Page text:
Virtual LunART Festival celebrates Black women artists
Music, poetry and dance performances to be livestreamed Oct. 10 and 17.
Following a racially tumultuous year, the LunART Festival is directing attention to Black artists in its upcoming “Human Family” showcase. LunART is a performing arts organization that highlights the work of women, and the 2020 version of their annual event will livestream on Oct. 10 and 17.
“LunART has always advocated for radical inclusivity and diversity in our efforts working toward gender equality in the arts,” says LunART founder and organizer Iva Urgcic. “However, in solidarity with the Black Lives Matter movement we felt it was important to acknowledge that Black women have been doubly marginalized in many artistic spaces.”
Inequities Black women face include wage and health care disparities which are often exacerbated by systemic misogyny and racism. LunART provides participants with an opportunity to address such problems through their artwork.
“Arts have the power to make transformations, [to] challenge the status quo and push for change,” says Urgcic. “Arts have always served as a powerful tool for social commentary and critique … [and] it is not new to say that cultural equity is critical to the long-term viability of the arts industry.”
Just as Black women are underrepresented in state and federal government, organizational leadership positions and in the workforce, this demographic of creators is often missing from overwhelmingly white mainstream art circles.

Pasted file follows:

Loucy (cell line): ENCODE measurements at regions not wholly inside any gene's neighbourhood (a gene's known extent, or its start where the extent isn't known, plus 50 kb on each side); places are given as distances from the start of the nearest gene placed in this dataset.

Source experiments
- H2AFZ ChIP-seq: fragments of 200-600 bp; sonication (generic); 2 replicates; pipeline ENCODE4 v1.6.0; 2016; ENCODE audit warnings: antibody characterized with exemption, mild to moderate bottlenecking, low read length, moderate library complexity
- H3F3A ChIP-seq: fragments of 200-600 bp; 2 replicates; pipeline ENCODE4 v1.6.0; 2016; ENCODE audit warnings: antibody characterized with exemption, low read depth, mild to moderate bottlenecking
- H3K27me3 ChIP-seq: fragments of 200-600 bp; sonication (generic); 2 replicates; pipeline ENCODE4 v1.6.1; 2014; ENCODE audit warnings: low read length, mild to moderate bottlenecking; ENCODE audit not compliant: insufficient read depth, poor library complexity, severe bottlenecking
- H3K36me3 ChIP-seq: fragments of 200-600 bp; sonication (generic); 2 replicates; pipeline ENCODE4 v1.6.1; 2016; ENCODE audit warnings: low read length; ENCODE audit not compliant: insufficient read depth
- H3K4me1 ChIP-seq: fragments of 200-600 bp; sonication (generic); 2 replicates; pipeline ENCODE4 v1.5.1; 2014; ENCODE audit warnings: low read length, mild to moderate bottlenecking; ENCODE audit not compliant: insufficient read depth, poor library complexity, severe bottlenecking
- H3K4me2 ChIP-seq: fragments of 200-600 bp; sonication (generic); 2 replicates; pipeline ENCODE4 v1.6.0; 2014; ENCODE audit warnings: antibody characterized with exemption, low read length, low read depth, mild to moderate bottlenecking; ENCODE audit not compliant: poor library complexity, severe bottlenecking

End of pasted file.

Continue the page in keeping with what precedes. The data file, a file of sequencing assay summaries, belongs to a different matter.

“Radical inclusivity has been part of LunART’s mission from its conception, [and] part of creating a more just and inclusive world means recognizing that even within the space of underrepresentation there remain disparities,” Urgcic says.
So this 2020 show will be a bit different, just as everything this year has been, with its 11 spotlighted artists.
Shasparay Lighteard — who founded the Black Arts Matter Festival here in Madison — will be performing her world-renowned spoken word as one of the highlighted artists. Local and classically-trained vocalist Deja Mason, dancer and choreographer Kimi Evelyn and college student songwriter Danielle Crim also are set to perform.
In line with a beloved Maya Angelou poem, Urgcic says all the LunART performers hope to foster a sense of peace and unity and help people recognize that we are more alike than we are different.
While the LunART livestreams will be free to view on the LunART website and Facebook page, there are ways to financially support the participating artists. Copies of a LunART-commissioned print by Amira Caire can be purchased on the event website. Direct donations to LunART are also tax deductible. Check out the LunART website for more information.
Sam Jones is an editorial intern at Madison Magazine.